Rory Era? McIlroy focused on second major title

Rory McIlroy, of Northern Ireland, hits a drive on the sixth hole during a practice round for the PGA Championship golf tournament Tuesday, Aug. 9, 2011, at the Atlanta Athletic Club in Johns Creek, Ga.

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JOHNS CREEK, Ga. - If this truly is the dawning of the Rory Era, well, don’t tell McIlroy himself. The only thing he’s focused on this week is his pursuit of a second major title.

In the wake of his record-breaking performance at Congressional in June, it was easy to anoint McIlroy, 22, as golf’s new king, supplanting Tiger Woods, who turns 36 in December. The Ulsterman, after all, is personable, witty, smart. His swing is breathtaking, and his accent is lovely, and when he walks around the course he acknowledges fans, not stares a hole through them. That makes a difference. At the very least, McIlroy’s eight-shot romp at the U.S. Open signaled the emergence of a refreshing new star in golf.

If not a new era.

“(Woods) is still the biggest attraction in the game of golf, so I don’t think that has changed at all,” McIlroy said Wednesday during his news conference at the PGA Championship. “The only thing that’s changed is that he just isn’t winning as much as he did back then. But that’s not to say he won’t do it again.

“I don’t think it’s quite a new era yet until guys start to win majors more regularly like he did.”

This would seem an ideal venue for McIlroy to pick off major No. 2. Atlanta Athletic Club, at 7,467 yards, will appeal to a high-ball hitter who is long and straight off the tee. Someone like McIlroy. The greens are smooth but slippery, which will appeal to a player with great touch around the putting surfaces. Someone like McIlroy.

There is talk this week about the Chubby Slam - a nod to McIlroy’s gregarious manager, Andrew “Chubby” Chandler, whose agency represents all three of this year’s major winners, Charl Schwartzel (Masters), McIlroy (U.S. Open) and Darren Clarke (British). A win here by an ISM client would make four in the calendar year. “It would be great,” McIlroy said, “if ISM could take over Bermuda in October (for the PGA Grand Slam of Golf).”

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Last week, at the WGC-Bridgestone Invitational, McIlroy said he and caddie J.P. Fitzgerald felt as if they were “back to work, back to doing what we’re supposed to do.” It took a while, not surprisingly, to settle in after the U.S. Open. There were more people to visit, there were more demands on his time. So he didn’t factor at the Open Championship. He was 34th at the Irish Open. And last week, when he finally felt like he was getting back to work, he quietly tied for sixth.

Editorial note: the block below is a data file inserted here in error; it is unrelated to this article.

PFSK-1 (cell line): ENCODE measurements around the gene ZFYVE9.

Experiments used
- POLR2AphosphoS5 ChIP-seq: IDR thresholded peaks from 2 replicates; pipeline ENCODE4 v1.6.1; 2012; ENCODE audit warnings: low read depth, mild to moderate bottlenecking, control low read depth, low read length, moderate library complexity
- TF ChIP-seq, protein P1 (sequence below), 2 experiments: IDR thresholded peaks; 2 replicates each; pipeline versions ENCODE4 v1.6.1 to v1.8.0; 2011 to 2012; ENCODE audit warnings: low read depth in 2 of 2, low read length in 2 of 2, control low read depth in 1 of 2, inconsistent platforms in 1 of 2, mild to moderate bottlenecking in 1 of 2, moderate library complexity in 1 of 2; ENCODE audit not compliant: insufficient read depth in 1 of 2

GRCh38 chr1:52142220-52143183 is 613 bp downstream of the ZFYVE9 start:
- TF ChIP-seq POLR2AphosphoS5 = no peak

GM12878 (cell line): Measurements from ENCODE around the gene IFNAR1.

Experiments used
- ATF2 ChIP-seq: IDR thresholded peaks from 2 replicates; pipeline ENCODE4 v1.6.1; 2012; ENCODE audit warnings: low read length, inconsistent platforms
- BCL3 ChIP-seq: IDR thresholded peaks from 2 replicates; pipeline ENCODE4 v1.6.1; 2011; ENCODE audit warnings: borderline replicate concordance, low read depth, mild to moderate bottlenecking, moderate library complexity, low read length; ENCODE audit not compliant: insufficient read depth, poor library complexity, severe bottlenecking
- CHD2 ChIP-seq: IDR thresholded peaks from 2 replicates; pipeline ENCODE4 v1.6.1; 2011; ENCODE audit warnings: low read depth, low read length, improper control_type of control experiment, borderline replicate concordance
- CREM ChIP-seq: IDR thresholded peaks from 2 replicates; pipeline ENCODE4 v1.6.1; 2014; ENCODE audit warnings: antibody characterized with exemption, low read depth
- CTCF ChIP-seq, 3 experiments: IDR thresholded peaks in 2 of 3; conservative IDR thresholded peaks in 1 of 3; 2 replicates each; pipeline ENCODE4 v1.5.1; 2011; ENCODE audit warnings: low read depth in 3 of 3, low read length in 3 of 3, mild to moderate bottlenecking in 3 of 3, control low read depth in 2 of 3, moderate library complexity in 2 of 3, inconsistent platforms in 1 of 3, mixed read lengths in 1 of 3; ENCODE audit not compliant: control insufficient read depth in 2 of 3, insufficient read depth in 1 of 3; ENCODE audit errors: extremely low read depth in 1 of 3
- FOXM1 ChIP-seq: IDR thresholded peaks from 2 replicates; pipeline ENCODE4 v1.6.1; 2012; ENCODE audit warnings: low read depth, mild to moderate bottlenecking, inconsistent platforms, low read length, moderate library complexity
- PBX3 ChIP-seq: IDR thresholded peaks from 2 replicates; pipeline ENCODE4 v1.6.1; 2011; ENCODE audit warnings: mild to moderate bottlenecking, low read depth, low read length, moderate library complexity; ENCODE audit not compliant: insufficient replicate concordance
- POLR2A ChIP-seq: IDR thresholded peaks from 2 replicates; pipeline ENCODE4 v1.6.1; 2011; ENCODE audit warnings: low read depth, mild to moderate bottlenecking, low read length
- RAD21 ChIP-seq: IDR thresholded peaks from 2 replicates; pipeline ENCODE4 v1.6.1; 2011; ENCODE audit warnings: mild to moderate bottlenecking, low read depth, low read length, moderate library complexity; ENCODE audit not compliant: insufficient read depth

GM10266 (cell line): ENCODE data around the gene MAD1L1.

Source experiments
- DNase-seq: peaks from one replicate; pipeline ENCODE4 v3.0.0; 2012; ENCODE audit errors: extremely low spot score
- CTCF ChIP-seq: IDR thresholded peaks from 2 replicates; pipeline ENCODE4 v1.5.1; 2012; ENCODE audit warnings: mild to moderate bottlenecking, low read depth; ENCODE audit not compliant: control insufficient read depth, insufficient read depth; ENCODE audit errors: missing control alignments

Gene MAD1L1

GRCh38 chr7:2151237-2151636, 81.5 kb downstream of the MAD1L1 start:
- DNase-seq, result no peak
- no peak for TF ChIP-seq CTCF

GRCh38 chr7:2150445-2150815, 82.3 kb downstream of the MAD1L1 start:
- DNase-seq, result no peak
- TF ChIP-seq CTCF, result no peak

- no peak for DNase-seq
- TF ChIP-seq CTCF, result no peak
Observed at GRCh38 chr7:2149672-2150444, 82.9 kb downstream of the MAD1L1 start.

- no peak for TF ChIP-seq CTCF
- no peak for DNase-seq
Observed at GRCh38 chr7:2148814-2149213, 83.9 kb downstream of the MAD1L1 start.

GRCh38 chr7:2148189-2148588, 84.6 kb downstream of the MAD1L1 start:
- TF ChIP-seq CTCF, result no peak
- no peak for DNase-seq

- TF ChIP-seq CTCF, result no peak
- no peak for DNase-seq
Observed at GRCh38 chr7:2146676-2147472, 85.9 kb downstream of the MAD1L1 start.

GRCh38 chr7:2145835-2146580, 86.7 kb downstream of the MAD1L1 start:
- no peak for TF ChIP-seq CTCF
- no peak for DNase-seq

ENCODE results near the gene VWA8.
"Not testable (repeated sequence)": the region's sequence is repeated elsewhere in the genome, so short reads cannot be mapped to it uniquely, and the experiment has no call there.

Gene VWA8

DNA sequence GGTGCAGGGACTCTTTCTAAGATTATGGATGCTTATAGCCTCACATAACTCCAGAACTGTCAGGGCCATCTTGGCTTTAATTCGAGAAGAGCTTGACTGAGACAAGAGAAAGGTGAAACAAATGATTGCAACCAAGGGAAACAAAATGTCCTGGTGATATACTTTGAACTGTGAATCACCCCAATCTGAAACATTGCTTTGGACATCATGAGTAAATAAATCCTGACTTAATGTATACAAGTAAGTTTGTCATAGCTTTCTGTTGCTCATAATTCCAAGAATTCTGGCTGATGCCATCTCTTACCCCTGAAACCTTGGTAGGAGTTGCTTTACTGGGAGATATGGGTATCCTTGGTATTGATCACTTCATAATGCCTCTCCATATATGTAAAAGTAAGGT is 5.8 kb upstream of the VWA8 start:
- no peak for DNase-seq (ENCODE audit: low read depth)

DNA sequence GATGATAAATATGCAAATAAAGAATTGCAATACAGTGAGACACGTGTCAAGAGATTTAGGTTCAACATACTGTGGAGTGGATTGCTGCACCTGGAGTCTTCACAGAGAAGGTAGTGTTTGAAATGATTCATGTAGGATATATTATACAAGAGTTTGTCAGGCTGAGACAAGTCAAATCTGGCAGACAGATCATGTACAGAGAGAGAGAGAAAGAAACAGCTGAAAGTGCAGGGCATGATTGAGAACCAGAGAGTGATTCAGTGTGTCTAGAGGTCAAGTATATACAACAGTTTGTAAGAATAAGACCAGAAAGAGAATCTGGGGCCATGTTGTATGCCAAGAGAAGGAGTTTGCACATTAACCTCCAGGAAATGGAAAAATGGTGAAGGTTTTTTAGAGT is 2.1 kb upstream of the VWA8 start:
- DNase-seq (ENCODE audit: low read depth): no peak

“I’m playing very well,” he conceded.

This is a most peculiar time in golf, isn’t it? The top two players in the Official World Golf Ranking - Luke Donald and Lee Westwood, respectively - have yet to win a major, though that could change this week. The past six major champions have been first-time winners, all of whom are international players. That’s OK for the short term; parity helps uncover new talents. But in the long term, the sport needs star power, a dominant player to drive the narrative. McIlroy never will intimidate like Tiger - “It’s not as if I’m 6-foot-4 and 15 stone (210 pounds); I’m not the most imposing figure in the game,” he said - but that doesn’t mean he can’t make the leap from star to superstar like Tiger.

“When you dream of winning big tournaments as a kid and you dream of becoming a great golfer, all you think about is the golf, and you think about how great it is to hopefully be one of the best players in the world,” McIlroy said. “You never really think of the other side of it, the attention, the spotlight. That’s something I’m getting used to.”

And then he smiled and said: “It’s a nice position to be in. I’m not complaining.”

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